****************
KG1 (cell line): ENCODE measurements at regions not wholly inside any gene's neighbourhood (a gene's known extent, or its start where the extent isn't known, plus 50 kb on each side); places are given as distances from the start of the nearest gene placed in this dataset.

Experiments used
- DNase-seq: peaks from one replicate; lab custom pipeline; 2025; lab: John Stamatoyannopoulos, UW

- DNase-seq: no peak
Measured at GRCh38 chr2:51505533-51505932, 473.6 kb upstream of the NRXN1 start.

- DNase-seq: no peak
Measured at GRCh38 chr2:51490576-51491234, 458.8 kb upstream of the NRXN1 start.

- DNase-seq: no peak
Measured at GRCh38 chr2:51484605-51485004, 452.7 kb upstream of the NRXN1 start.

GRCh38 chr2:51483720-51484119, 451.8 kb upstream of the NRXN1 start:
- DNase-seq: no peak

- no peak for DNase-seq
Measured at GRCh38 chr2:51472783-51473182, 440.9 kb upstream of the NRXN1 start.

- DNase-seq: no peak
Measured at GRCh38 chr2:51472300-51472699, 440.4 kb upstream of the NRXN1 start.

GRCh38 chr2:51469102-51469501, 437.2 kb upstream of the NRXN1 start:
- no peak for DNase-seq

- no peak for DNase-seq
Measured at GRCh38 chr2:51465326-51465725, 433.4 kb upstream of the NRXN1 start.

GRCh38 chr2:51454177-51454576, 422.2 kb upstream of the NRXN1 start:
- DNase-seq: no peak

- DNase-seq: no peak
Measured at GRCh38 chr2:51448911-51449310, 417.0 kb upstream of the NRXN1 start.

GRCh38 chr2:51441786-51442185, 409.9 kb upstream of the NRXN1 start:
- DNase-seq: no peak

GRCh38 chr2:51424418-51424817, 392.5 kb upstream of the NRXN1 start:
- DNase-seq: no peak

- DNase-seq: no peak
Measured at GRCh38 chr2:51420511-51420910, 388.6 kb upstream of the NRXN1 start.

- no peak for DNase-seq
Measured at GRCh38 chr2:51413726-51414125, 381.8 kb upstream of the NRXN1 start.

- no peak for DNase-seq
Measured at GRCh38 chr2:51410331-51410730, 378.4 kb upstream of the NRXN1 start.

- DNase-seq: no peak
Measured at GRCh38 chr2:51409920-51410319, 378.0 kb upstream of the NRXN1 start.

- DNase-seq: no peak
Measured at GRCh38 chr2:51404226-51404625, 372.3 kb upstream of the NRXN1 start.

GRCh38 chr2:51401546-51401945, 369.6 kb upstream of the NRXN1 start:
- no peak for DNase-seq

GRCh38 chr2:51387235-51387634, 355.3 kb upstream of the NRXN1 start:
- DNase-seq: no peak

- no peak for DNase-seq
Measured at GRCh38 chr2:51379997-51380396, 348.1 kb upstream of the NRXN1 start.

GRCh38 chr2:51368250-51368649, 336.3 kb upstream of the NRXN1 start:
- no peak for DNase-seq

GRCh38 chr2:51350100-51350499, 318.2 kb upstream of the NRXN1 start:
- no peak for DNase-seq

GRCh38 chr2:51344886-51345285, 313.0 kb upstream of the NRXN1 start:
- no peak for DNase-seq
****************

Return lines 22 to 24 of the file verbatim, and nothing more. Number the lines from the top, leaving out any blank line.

- DNase-seq: no peak
Measured at GRCh38 chr2:51448911-51449310, 417.0 kb upstream of the NRXN1 start.

GRCh38 chr2:51441786-51442185, 409.9 kb upstream of the NRXN1 start: